By BRETT ARENDS
No one wants European equities. No one wants to touch them, no one wants to hear about them. Fund managers on the golf course brag about how few they own. Start a conversation about European stocks at a cookout, and people will look at you and laugh.
The reasons, of course, are as plain as the hot dogs on the barbecue. Those lazy people over there "work for 10 months of the year and get paid for 14," as one money manager put it to me a while ago. Even when this euro crisis is finally over -- and it's now in its third year -- Europe will be doomed to years of stagnation and decline. The banks are worthless. Greece and Spain are broke. Italy, Portugal and Ireland are not far from it. France has even gone "socialist." Sacre bleu! How long until the guillotine is erected once more before a baying mob in the Place de la Concorde, and the heads of stockholders start bouncing like soccer balls into the Seine?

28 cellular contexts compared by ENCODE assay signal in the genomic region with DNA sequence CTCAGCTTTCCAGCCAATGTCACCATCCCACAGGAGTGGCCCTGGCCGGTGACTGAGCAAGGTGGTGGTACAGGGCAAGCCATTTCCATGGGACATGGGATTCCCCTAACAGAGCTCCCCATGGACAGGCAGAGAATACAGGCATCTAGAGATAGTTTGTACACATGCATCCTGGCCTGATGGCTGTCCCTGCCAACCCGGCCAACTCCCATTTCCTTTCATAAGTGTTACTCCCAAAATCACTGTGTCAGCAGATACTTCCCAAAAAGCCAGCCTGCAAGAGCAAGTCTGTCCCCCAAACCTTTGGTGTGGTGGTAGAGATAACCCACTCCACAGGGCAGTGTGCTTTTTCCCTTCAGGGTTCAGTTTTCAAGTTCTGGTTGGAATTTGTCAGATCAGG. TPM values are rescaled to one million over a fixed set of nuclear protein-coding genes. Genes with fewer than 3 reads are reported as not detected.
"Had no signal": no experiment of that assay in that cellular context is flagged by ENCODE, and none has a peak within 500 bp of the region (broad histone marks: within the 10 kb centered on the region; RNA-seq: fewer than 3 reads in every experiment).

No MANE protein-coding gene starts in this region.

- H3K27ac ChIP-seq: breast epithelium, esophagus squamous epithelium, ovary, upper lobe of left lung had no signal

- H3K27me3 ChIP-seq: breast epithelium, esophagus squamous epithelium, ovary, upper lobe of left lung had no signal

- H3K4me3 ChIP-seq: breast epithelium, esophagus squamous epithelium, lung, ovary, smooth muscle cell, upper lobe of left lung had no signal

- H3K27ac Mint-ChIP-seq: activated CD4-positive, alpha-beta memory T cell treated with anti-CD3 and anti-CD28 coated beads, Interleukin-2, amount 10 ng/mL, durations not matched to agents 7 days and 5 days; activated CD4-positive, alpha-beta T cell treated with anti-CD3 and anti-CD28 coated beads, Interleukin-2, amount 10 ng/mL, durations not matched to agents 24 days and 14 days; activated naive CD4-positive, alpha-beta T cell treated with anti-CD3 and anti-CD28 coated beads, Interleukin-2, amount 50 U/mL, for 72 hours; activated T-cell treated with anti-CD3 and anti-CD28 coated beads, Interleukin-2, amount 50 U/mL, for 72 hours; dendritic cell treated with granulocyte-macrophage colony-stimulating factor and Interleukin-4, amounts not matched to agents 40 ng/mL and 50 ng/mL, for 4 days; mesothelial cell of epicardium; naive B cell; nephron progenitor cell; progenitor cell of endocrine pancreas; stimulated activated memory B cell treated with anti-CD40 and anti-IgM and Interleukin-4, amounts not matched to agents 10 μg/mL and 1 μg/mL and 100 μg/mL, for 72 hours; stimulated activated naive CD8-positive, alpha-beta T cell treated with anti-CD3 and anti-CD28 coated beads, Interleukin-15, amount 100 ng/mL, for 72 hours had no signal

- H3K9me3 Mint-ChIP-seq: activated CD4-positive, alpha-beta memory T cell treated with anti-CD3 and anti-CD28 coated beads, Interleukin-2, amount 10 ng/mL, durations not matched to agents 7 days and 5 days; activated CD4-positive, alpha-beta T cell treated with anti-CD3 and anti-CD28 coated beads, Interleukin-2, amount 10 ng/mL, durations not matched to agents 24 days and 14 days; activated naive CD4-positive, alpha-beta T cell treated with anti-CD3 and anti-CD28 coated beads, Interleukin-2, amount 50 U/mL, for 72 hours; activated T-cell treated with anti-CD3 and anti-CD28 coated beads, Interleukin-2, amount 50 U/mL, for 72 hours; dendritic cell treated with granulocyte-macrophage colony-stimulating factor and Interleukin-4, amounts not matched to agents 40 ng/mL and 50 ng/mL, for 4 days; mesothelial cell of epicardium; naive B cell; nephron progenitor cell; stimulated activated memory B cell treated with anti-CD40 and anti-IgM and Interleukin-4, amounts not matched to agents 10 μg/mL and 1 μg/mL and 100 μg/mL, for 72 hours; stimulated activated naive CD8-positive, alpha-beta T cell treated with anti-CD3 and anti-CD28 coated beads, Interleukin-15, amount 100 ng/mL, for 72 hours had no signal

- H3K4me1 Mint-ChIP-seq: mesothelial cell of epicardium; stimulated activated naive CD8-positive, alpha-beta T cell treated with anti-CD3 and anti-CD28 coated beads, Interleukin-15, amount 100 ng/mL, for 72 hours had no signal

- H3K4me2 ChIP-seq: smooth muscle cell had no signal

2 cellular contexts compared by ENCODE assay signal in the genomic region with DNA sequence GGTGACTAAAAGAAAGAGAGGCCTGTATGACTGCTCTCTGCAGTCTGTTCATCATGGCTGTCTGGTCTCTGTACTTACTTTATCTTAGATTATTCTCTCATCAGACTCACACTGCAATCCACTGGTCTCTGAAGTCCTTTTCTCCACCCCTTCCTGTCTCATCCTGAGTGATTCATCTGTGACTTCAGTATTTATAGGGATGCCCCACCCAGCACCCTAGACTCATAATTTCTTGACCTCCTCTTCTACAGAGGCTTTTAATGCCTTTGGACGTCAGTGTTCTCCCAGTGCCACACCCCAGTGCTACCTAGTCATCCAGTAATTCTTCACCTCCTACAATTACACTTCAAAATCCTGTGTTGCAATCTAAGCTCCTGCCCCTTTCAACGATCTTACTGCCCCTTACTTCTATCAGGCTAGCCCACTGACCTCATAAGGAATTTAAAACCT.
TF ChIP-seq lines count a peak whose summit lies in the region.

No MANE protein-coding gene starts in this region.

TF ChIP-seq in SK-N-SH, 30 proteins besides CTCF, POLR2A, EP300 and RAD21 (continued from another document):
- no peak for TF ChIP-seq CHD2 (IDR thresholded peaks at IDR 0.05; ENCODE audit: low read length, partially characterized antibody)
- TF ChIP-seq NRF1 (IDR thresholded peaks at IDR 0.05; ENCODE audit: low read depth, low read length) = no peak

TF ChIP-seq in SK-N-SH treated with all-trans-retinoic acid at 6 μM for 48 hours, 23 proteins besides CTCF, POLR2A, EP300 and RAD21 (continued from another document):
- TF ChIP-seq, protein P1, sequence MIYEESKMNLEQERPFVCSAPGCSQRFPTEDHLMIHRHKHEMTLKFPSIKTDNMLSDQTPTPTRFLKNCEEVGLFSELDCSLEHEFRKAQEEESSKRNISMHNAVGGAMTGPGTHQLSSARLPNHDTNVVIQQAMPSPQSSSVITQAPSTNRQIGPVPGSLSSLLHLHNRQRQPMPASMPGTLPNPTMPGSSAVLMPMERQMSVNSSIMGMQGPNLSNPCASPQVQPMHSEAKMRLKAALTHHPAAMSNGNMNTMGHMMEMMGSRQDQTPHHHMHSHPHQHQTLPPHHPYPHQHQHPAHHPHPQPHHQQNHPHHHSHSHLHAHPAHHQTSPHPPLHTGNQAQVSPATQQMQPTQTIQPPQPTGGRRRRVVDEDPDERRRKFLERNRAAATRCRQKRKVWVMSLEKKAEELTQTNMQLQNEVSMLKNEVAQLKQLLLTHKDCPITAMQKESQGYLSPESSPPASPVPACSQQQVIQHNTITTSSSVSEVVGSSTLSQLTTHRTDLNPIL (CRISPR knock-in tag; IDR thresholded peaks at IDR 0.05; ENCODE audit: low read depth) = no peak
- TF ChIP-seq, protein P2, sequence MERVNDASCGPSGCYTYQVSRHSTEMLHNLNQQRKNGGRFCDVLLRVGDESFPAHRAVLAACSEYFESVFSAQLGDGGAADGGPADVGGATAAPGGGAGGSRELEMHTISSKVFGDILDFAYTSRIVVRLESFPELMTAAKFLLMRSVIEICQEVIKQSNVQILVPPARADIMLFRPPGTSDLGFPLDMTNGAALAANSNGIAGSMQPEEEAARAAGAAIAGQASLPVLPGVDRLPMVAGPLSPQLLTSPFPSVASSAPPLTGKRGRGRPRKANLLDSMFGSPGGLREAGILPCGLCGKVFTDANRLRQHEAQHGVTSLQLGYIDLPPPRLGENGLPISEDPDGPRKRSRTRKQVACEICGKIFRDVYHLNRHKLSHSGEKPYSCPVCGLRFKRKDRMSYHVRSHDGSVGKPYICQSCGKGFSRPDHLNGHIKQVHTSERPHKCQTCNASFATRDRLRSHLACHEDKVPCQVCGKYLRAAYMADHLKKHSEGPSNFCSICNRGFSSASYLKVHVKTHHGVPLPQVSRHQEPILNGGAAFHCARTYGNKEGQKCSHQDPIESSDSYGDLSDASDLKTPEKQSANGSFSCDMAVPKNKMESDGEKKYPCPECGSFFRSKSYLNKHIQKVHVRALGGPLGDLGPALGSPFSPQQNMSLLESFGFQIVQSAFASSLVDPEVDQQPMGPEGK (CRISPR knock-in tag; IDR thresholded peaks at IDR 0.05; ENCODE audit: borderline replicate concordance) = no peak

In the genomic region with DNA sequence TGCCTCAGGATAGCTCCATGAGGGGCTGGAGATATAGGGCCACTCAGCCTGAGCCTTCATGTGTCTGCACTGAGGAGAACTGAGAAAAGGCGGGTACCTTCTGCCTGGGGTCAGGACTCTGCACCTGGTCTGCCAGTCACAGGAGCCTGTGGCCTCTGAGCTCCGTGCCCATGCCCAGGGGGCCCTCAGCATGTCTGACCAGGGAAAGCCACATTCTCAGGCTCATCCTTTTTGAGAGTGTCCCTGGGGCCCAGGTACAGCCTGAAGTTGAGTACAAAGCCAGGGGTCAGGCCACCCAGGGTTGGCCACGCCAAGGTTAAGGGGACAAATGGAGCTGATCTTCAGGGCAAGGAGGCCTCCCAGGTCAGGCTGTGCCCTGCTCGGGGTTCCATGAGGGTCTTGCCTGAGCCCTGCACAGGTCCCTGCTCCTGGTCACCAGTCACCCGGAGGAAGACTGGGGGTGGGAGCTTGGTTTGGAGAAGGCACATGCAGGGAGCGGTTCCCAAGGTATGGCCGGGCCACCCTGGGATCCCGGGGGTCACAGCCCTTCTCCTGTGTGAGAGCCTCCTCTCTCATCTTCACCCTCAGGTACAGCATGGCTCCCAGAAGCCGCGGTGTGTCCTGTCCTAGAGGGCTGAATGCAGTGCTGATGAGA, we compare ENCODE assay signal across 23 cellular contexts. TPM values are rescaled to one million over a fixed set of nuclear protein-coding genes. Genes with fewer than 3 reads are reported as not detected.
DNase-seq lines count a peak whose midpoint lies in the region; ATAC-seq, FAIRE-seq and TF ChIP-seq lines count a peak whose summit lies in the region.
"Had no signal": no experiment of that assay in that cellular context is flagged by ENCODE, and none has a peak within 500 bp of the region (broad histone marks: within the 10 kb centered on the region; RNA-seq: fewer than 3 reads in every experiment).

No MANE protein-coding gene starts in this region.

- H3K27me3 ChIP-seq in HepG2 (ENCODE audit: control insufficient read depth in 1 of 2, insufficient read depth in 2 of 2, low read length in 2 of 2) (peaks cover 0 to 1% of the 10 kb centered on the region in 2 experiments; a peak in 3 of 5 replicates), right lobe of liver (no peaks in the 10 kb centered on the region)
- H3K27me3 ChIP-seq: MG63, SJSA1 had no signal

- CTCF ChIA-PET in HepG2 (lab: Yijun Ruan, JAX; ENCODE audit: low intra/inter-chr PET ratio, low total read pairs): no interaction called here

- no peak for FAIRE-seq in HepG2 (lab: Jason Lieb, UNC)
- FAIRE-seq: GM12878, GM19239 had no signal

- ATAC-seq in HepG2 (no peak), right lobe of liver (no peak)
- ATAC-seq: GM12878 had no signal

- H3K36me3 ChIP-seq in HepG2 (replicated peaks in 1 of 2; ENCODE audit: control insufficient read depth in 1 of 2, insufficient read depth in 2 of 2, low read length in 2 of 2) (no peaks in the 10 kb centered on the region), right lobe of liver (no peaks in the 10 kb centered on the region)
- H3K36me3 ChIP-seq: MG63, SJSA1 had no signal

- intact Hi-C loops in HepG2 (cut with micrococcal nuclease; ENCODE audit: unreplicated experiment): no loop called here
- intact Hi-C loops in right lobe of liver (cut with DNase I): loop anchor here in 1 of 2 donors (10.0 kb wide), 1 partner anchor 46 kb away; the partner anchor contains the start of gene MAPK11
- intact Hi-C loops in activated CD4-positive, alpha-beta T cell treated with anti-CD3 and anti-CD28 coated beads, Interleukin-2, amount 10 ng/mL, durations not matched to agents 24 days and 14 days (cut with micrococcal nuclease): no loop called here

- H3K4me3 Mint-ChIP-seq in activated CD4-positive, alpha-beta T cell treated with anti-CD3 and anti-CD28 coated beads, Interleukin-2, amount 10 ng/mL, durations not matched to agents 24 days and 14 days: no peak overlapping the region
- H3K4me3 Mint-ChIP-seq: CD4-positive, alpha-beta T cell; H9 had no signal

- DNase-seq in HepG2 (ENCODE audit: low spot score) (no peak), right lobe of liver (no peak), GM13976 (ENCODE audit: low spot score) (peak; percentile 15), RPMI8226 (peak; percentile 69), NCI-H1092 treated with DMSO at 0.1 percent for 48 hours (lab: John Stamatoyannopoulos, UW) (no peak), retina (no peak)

The continent hasn't been written off like this since 1940 (or maybe not since 1349, the year of the Black Death). Europe is finis. Finito. Pick your language. It's kaput.
You can mark me as skeptical about some of this. But forget that. Let's assume for the sake of argument that this point of view is correct. Investors should nonetheless greet it with a very simple response: "So what?"
It's counterintuitive, but investors' returns have very little to do with the growth of a country's gross domestic product -- and almost nothing to do with the GDP for the next quarter or even next year. Wall Street's obsession with these things is institutional, not rational. It's all a con.
In the half century from 1958 to 2008, whose economy grew faster, Sweden's or Japan's? The answer, as most people would have guessed, is Japan's. According to research firm MSCI Barra, Japan grew 4.5 percent a year on top of inflation over that period, whereas Sweden managed less than 3 percent. But which country's investors made more money? The contest isn't even close. MSCI Barra says Swedish investors in real terms beat the Japanese by an average of three full percentage points a year.